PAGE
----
Take your Jeep off-road: Rock Crawling and Mudding

Take your Jeep off-road: rock crawling and mudding

Taking a Jeep off-road is kind of the point of owning a Jeep, right? The terrain you choose to tackle will determine your technique and equipment decisions. Likewise, you’ll need to research various techniques for each kind of terrain; navigating rocks is very different than maneuvering swamps. We’ll explain which equipment is the same, how it’s different, and ultimately compatible.

Basic off-road equipment for mudding or rock crawling

No matter the model of your Jeep, similar modifications can be made that will serve you well on either mud or rock.

Winch

A winch is a valuable asset. There’s a strong chance that if you’re stuck chassis-deep in mud or wedged between two vertical rocks, you’re going to be glad you have a winch to pull you out.

Spotter

Much like a winch, you’ll rest assured knowing you have assistance to get you past the obstacle you’re facing. A good spotter will help you see pitfalls in the path and forecast your route with better accuracy, saving you from problems such as getting high-centered or needing a winch in the first place.

Lights

Stock lights are helpful, but extra lights on either the bumper above the winch or installed above the windscreen will be most beneficial when off-roading when the weather turns unfavorable, or if you find yourself out after dark.

Lift kits, suspension system, shocks

Upgrading each of these features is important for both mudding and crawling. Lift kits add extra clearance under the Jeep as well as providing a wider turn radius for larger tires. An upgraded suspension can take the brunt of the work in crawling while providing extra flexibility during mudding. Shocks absorb the impact of trail obstacles, especially when rocks are hidden below the murky surface. If you decide to lift your truck, you’ll have to do some planning.

Lockers

These are used for controlling the power of the engine and maximizing the low gears by transferring the power to the tires doing the work or to the tires that are touching the ground providing increased traction. You can read more about the right differential and locker for your Jeep.

Cleaning

After an amazing day on the trails, you’ll want to clean the dust or mud off your rig carefully to avoid corrosion of the metals and contamination of fluids which could lead to bigger problems.

Gear specifically designed for mudding

There are various modifications necessary for the maximum benefit of taking your Jeep off-road in muddy conditions.

Beadlockers

This feature keeps liquids from seeping into the tires while under stress and pressure. It also keeps the tires on the rims during the bumps and scrapes that can take place below the muddy surface that can cause problems later.

Mudding gear

At a minimum, you’ll need a jack, tow straps and a shovel. Other valuable equipment includes tow hooks on the front and/or rear bumpers, and a snorkel for keeping the engine dry while going into deep water, swamps, or mud holes. Similarly, you’ll need an exhaust fording kit or smog pump to keep liquids out of the exhaust system.

Gear specifically designed for rock crawling

Tires

The rule of thumb here fluctuates depending on the model of Jeep you drive, but you’ll need to know how to deflate your tires for rock crawling (not necessarily for mudding). Deflating the tires to a range between 10-20 PSI will spread the surface area of the tire tread making traction greater. Bigger tires are not necessarily that helpful for crawling but, for mudding, they’re your best bet. Note that bigger tires will mean you need to install a lift kit to ensure that your clearance is maximized for both height and turn radius.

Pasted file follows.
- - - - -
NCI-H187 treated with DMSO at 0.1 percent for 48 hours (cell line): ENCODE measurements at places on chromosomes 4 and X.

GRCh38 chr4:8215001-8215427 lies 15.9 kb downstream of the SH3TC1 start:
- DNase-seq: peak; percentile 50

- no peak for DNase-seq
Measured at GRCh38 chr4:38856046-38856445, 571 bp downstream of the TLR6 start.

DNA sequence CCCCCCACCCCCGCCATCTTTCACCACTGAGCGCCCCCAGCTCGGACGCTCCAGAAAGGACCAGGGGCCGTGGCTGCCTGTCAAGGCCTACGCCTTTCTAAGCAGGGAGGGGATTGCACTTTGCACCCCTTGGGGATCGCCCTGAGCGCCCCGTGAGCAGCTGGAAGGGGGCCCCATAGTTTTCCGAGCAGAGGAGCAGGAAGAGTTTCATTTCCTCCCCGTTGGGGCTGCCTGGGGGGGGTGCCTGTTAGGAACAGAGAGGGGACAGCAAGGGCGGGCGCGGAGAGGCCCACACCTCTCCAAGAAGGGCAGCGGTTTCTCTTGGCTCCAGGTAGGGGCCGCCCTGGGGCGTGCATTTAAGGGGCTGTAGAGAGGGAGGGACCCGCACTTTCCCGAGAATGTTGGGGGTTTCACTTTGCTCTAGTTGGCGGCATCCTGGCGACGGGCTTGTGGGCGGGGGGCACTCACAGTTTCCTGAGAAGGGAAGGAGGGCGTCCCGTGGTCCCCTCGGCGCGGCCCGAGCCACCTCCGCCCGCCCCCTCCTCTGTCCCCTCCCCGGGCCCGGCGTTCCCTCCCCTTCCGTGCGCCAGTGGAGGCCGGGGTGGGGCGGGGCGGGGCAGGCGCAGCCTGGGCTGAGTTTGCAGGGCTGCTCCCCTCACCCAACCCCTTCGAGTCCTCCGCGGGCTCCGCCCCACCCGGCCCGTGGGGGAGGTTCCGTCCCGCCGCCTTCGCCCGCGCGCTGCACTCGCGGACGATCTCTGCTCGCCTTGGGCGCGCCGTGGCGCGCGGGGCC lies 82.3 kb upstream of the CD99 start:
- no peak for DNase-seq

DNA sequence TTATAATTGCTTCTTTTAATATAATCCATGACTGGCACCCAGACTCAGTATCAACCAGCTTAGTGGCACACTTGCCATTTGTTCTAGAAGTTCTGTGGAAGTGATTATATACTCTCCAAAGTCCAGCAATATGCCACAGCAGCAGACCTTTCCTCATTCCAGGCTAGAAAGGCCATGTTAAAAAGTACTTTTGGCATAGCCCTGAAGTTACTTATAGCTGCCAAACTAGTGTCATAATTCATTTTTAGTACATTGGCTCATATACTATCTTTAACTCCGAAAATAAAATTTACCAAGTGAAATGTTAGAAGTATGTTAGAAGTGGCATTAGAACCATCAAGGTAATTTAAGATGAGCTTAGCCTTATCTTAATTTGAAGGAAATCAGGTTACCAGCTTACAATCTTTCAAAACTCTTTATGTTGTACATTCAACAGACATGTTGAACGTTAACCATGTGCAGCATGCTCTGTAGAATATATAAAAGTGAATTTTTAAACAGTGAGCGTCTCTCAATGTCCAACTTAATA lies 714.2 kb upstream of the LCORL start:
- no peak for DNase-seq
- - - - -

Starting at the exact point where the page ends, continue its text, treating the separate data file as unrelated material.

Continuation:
Crawling gear

You should always have spare tires, an axle shaft, wiring replacements, hubs, and u-joints. Play hard enough and you’re likely going to need one or all of these parts. It may seem like a lot to carry with you, but you’ll only regret it if you need it and don’t have it.

Sway bar disconnect

With the inception of the electric disconnect dash button on the 2011 Wrangler Rubicon, disconnecting the sway bar has never been easier. The ability to disconnect will improve tire articulation which improves flexibility and stability while rock climbing.

No matter which terrain you choose, you should be able to conquer mud or rocks with a little preparation and planning. And if you’re just getting started, check out our Off-Roading 101 for some basic tips.

TireBuyer has an incredible selection of all-terrain and mud tires. Shop by size or vehicle, or give one of or tire and wheel experts a call at (800) 208-3153.

Get the right tires for your car or truck.

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What’s a tire ply rating?
Tire ply rating (or load range) is important if you’re hauling, towing, or carrying heavy loads.
How to get started in off-roading
Before you go, learn the basics of off-roading to protect yourself and your vehicle.
Can I put larger tires on my truck?
Quick guide to putting larger tires on your truck
How to choose the right winch for your truck
If you’re going off-road, a winch is essential. Here’s what you should know before you buy one.
Nerf bars and running boards for your truck
You lifted your truck, but how will you and your passengers get in and out? Nerf bars and running boards to the rescue.
How to choose the right truck tires
What’s best for your truck – all-season, all-terrain, or mud terrain tires? If you’re not sure, we can help.
Choosing a lift kit for your truck
You want to give your truck extra clearance, but with two lift options to choose from, your decision requires some thought.

Get the right tires for your car or truck!

Tell us what you drive and we’ll show you all the best options.